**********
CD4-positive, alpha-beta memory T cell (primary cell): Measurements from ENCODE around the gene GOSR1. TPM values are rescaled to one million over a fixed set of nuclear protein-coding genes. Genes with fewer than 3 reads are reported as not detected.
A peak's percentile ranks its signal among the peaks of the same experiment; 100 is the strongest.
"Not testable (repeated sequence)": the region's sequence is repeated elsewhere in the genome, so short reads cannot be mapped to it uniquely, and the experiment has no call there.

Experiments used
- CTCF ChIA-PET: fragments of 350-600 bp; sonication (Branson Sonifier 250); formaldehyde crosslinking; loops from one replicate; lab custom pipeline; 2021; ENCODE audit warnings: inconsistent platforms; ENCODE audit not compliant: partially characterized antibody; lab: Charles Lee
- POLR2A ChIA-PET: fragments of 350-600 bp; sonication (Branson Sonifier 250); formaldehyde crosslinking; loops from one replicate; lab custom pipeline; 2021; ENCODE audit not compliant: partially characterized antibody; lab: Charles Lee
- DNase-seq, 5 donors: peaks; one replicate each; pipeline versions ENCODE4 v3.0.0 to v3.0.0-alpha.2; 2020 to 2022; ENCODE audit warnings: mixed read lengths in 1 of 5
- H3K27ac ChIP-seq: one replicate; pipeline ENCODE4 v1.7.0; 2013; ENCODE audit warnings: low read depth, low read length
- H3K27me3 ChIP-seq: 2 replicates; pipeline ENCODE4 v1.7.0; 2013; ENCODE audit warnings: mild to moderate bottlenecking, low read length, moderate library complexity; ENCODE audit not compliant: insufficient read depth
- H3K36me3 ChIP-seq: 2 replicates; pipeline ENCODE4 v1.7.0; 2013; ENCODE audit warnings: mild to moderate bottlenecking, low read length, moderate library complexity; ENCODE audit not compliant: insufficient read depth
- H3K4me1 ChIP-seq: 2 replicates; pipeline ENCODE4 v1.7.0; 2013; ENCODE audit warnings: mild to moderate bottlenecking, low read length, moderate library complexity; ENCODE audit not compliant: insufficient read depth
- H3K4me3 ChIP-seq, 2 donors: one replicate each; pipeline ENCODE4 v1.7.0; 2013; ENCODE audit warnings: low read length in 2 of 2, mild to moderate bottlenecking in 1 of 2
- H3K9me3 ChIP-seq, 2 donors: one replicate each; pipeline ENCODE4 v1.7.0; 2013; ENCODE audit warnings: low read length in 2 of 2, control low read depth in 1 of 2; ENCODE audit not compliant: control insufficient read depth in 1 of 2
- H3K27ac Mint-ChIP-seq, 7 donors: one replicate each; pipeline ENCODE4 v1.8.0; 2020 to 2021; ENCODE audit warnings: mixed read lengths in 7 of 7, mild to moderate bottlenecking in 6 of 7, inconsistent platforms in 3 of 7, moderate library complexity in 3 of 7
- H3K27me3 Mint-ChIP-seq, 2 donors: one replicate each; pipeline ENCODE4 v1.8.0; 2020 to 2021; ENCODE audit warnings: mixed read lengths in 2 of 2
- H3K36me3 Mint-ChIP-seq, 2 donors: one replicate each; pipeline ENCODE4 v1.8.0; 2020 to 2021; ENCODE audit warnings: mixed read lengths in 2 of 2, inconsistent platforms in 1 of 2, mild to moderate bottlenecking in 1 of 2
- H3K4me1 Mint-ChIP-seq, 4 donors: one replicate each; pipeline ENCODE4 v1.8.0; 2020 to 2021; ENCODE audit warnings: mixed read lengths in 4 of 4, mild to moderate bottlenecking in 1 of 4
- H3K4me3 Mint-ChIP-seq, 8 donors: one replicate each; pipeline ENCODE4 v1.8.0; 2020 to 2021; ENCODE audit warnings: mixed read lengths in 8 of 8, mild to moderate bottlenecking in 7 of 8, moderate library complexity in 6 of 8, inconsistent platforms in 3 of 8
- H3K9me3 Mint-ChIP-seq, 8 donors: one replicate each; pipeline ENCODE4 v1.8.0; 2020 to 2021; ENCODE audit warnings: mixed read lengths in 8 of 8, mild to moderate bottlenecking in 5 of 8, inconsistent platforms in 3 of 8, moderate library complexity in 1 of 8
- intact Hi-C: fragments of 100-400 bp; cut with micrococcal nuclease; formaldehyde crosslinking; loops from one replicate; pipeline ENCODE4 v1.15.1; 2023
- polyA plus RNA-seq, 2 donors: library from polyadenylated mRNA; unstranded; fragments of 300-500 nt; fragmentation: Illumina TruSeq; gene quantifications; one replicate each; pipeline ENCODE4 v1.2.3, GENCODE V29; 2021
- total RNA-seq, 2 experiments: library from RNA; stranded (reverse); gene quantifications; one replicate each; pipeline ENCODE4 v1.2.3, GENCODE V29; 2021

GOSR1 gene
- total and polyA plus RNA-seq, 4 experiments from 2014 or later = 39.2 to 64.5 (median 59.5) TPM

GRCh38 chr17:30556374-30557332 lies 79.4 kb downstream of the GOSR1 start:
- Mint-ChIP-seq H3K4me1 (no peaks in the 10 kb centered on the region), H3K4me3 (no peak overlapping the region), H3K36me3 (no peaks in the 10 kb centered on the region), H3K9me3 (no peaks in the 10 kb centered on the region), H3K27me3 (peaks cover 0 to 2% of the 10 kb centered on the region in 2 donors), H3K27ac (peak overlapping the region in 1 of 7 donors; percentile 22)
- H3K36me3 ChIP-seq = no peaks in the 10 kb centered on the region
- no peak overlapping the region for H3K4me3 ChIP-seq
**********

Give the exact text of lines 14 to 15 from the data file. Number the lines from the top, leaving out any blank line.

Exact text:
- H3K27ac Mint-ChIP-seq, 7 donors: one replicate each; pipeline ENCODE4 v1.8.0; 2020 to 2021; ENCODE audit warnings: mixed read lengths in 7 of 7, mild to moderate bottlenecking in 6 of 7, inconsistent platforms in 3 of 7, moderate library complexity in 3 of 7
- H3K27me3 Mint-ChIP-seq, 2 donors: one replicate each; pipeline ENCODE4 v1.8.0; 2020 to 2021; ENCODE audit warnings: mixed read lengths in 2 of 2